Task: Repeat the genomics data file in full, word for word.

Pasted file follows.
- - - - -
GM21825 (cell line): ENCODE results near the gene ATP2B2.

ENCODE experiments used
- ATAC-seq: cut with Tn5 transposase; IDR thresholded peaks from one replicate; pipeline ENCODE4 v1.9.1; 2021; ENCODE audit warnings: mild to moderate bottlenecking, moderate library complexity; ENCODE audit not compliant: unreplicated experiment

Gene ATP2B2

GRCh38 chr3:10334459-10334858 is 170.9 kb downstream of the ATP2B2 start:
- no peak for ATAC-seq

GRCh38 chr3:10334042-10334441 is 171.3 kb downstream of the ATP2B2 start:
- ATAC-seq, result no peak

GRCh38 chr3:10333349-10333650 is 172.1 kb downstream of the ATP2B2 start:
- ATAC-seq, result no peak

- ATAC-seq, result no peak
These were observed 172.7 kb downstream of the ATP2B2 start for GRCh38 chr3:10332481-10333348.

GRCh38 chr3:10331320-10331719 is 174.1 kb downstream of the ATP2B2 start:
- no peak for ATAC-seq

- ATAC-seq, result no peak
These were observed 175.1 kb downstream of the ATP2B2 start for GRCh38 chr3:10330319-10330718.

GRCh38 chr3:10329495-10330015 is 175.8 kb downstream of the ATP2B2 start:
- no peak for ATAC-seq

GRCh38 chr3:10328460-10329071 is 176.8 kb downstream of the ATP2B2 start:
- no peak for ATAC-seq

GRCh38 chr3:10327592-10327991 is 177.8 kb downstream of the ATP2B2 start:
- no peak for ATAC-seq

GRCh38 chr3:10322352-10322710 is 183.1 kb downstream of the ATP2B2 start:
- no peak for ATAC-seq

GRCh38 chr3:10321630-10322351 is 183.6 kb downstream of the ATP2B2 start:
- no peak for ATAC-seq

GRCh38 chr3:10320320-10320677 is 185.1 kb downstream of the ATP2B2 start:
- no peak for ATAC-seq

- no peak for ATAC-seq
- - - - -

GM21825 (cell line): ENCODE results near the gene ATP2B2.

ENCODE experiments used
- ATAC-seq: cut with Tn5 transposase; IDR thresholded peaks from one replicate; pipeline ENCODE4 v1.9.1; 2021; ENCODE audit warnings: mild to moderate bottlenecking, moderate library complexity; ENCODE audit not compliant: unreplicated experiment

Gene ATP2B2

GRCh38 chr3:10334459-10334858 is 170.9 kb downstream of the ATP2B2 start:
- no peak for ATAC-seq

GRCh38 chr3:10334042-10334441 is 171.3 kb downstream of the ATP2B2 start:
- ATAC-seq, result no peak

GRCh38 chr3:10333349-10333650 is 172.1 kb downstream of the ATP2B2 start:
- ATAC-seq, result no peak

- ATAC-seq, result no peak
These were observed 172.7 kb downstream of the ATP2B2 start for GRCh38 chr3:10332481-10333348.

GRCh38 chr3:10331320-10331719 is 174.1 kb downstream of the ATP2B2 start:
- no peak for ATAC-seq

- ATAC-seq, result no peak
These were observed 175.1 kb downstream of the ATP2B2 start for GRCh38 chr3:10330319-10330718.

GRCh38 chr3:10329495-10330015 is 175.8 kb downstream of the ATP2B2 start:
- no peak for ATAC-seq

GRCh38 chr3:10328460-10329071 is 176.8 kb downstream of the ATP2B2 start:
- no peak for ATAC-seq

GRCh38 chr3:10327592-10327991 is 177.8 kb downstream of the ATP2B2 start:
- no peak for ATAC-seq

GRCh38 chr3:10322352-10322710 is 183.1 kb downstream of the ATP2B2 start:
- no peak for ATAC-seq

GRCh38 chr3:10321630-10322351 is 183.6 kb downstream of the ATP2B2 start:
- no peak for ATAC-seq

GRCh38 chr3:10320320-10320677 is 185.1 kb downstream of the ATP2B2 start:
- no peak for ATAC-seq

- no peak for ATAC-seq